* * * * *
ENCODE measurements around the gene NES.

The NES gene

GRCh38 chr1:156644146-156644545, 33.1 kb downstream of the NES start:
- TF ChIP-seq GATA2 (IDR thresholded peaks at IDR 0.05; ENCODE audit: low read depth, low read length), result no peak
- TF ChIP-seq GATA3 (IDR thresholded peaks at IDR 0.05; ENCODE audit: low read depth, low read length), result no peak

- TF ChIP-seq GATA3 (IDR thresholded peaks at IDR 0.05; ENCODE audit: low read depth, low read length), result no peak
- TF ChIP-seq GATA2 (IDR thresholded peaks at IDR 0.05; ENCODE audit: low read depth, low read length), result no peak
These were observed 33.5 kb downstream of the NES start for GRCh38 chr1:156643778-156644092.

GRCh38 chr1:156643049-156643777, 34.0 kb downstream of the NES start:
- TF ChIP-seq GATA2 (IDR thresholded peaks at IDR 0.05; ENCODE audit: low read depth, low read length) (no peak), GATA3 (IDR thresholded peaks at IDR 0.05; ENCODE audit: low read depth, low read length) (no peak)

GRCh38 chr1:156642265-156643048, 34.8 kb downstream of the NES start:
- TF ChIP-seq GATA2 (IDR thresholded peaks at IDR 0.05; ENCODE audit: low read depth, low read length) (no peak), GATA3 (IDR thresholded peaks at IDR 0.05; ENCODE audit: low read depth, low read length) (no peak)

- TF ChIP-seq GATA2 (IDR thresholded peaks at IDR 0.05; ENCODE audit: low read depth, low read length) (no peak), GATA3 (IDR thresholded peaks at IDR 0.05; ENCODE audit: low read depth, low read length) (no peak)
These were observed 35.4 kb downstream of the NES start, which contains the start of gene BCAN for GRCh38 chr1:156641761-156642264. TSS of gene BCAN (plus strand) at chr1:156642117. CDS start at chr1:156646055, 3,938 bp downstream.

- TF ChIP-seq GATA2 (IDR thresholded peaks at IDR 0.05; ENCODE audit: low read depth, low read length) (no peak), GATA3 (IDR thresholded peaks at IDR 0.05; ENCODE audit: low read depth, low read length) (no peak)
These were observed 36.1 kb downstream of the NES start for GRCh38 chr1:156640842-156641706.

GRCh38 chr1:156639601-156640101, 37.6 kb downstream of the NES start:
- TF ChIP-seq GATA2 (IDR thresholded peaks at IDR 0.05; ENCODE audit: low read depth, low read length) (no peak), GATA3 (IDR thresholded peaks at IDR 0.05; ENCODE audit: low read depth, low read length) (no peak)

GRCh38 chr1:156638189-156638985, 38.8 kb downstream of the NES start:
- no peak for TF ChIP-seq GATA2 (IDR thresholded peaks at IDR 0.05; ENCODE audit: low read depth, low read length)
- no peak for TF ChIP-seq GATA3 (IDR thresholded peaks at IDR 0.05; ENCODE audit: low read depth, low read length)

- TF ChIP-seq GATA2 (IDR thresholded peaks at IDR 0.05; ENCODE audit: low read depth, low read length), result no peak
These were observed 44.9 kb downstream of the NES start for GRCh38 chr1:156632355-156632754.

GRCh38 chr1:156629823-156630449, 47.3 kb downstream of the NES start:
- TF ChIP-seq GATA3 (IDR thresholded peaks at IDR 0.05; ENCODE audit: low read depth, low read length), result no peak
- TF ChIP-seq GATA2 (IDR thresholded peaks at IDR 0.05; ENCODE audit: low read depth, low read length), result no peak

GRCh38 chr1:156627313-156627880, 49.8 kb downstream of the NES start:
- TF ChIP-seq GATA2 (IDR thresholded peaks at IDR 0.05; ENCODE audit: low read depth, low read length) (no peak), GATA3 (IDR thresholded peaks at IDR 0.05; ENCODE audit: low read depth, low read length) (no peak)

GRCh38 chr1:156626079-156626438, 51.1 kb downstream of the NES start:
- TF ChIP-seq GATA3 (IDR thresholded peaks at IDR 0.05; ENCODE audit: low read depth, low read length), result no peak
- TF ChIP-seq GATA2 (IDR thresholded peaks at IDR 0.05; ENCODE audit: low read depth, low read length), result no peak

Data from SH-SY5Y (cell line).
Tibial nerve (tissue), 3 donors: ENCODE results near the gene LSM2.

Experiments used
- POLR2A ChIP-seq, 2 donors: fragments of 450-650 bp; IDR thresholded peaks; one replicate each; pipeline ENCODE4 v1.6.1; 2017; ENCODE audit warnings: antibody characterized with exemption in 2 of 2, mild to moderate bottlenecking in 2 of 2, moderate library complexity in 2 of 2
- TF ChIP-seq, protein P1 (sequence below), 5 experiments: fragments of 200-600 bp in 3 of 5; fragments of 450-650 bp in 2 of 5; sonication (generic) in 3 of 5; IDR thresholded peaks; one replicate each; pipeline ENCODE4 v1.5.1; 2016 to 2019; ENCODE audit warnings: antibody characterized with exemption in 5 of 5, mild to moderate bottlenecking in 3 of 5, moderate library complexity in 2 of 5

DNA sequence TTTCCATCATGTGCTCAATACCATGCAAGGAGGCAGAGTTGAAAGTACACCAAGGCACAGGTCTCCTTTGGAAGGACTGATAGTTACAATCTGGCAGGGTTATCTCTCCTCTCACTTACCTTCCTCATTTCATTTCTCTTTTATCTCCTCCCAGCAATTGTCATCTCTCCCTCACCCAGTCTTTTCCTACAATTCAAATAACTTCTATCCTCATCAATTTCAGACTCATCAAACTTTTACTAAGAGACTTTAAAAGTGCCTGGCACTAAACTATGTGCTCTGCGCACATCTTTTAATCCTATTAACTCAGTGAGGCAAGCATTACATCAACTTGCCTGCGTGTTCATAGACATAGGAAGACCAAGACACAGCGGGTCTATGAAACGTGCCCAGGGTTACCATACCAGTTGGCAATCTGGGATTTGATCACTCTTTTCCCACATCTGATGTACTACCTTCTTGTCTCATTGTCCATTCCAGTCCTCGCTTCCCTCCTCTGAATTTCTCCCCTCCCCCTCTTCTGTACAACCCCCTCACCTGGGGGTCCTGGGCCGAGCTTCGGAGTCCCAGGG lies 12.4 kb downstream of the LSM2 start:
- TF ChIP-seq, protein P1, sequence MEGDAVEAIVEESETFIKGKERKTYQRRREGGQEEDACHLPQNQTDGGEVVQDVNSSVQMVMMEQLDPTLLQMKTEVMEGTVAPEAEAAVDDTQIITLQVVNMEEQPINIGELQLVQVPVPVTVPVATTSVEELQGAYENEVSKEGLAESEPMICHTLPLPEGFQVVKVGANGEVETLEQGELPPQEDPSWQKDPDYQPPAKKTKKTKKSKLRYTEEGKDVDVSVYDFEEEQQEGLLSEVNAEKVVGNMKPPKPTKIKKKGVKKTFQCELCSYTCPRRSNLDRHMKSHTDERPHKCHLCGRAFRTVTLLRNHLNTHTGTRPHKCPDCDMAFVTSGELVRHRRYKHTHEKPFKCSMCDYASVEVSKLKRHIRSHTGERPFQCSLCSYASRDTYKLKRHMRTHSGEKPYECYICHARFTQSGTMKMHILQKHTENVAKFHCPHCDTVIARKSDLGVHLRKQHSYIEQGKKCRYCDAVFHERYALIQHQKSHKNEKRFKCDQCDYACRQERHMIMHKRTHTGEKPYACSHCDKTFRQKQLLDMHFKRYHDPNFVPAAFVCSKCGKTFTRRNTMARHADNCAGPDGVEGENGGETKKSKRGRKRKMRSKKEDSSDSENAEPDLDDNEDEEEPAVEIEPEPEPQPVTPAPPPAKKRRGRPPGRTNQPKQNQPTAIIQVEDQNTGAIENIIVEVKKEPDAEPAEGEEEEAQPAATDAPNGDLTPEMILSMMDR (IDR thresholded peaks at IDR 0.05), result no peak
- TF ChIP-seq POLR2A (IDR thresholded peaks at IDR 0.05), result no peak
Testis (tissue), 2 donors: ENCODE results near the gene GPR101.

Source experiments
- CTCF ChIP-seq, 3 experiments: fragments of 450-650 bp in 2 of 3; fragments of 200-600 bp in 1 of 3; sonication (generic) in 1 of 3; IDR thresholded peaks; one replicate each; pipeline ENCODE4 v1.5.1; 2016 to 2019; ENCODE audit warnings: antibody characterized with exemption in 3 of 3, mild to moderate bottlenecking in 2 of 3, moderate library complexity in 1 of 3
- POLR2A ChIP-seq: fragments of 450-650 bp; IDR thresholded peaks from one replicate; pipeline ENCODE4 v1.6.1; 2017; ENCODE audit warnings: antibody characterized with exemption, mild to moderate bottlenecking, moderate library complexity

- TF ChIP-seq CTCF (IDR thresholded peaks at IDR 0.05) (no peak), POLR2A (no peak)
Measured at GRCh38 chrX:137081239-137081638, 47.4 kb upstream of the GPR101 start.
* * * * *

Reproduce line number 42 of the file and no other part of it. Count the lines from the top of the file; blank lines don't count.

- CTCF ChIP-seq, 3 experiments: fragments of 450-650 bp in 2 of 3; fragments of 200-600 bp in 1 of 3; sonication (generic) in 1 of 3; IDR thresholded peaks; one replicate each; pipeline ENCODE4 v1.5.1; 2016 to 2019; ENCODE audit warnings: antibody characterized with exemption in 3 of 3, mild to moderate bottlenecking in 2 of 3, moderate library complexity in 1 of 3